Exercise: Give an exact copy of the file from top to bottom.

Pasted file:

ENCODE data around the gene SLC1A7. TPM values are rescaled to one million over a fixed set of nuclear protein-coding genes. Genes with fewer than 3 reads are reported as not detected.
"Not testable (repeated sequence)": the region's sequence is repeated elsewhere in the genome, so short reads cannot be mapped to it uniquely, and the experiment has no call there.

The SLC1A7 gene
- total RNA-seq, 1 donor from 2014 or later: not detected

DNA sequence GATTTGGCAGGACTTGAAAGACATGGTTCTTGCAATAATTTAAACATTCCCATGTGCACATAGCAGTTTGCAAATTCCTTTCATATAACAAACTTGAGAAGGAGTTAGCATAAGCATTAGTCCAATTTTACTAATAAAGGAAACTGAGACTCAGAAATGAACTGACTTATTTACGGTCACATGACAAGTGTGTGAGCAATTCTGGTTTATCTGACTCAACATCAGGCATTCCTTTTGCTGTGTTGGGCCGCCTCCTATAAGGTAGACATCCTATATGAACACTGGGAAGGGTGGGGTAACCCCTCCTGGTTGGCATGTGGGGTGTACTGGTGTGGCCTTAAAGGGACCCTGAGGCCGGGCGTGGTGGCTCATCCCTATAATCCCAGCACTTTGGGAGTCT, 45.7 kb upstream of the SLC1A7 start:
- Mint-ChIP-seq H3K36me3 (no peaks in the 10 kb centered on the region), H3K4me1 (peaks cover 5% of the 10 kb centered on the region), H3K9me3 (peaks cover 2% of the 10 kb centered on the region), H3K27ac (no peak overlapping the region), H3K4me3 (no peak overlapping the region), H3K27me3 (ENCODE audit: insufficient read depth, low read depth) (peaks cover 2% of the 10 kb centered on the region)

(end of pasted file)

ENCODE data around the gene SLC1A7. TPM values are rescaled to one million over a fixed set of nuclear protein-coding genes. Genes with fewer than 3 reads are reported as not detected.
"Not testable (repeated sequence)": the region's sequence is repeated elsewhere in the genome, so short reads cannot be mapped to it uniquely, and the experiment has no call there.

The SLC1A7 gene
- total RNA-seq, 1 donor from 2014 or later: not detected

DNA sequence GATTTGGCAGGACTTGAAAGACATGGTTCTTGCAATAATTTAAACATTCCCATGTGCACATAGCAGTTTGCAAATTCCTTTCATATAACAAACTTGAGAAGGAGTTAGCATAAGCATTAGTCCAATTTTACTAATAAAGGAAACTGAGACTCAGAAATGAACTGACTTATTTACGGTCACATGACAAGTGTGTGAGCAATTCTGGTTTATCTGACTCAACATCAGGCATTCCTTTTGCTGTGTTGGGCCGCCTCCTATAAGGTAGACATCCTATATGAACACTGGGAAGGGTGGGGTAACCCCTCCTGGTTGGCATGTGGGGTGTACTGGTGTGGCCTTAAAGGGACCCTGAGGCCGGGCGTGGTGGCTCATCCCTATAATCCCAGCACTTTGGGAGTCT, 45.7 kb upstream of the SLC1A7 start:
- Mint-ChIP-seq H3K36me3 (no peaks in the 10 kb centered on the region), H3K4me1 (peaks cover 5% of the 10 kb centered on the region), H3K9me3 (peaks cover 2% of the 10 kb centered on the region), H3K27ac (no peak overlapping the region), H3K4me3 (no peak overlapping the region), H3K27me3 (ENCODE audit: insufficient read depth, low read depth) (peaks cover 2% of the 10 kb centered on the region)